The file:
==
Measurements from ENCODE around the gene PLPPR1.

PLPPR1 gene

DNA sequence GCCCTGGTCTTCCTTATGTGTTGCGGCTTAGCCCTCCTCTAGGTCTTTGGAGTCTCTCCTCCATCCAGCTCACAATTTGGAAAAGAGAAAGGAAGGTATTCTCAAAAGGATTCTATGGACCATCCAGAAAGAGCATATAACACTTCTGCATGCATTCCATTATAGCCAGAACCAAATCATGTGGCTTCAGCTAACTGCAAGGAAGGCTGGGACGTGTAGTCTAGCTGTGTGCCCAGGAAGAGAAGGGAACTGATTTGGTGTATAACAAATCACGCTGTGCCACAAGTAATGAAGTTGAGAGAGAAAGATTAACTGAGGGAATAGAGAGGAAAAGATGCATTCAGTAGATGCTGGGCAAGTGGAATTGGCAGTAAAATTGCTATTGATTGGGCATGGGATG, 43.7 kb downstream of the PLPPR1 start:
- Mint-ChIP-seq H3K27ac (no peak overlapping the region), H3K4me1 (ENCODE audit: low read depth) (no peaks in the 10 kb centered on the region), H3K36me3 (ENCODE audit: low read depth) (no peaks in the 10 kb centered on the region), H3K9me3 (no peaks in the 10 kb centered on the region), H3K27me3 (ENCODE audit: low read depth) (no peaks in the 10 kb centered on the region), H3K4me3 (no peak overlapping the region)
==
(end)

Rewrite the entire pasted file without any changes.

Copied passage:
Measurements from ENCODE around the gene PLPPR1.

PLPPR1 gene

DNA sequence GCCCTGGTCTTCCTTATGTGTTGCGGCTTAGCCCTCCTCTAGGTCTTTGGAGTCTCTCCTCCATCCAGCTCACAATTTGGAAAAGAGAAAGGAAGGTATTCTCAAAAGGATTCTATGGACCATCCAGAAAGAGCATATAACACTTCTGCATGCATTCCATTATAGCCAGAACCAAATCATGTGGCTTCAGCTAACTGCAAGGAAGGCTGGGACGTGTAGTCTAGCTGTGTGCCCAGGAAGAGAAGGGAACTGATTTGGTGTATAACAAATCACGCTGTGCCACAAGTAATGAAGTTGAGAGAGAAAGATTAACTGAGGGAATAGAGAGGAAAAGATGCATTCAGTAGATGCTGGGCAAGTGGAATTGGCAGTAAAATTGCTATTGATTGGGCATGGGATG, 43.7 kb downstream of the PLPPR1 start:
- Mint-ChIP-seq H3K27ac (no peak overlapping the region), H3K4me1 (ENCODE audit: low read depth) (no peaks in the 10 kb centered on the region), H3K36me3 (ENCODE audit: low read depth) (no peaks in the 10 kb centered on the region), H3K9me3 (no peaks in the 10 kb centered on the region), H3K27me3 (ENCODE audit: low read depth) (no peaks in the 10 kb centered on the region), H3K4me3 (no peak overlapping the region)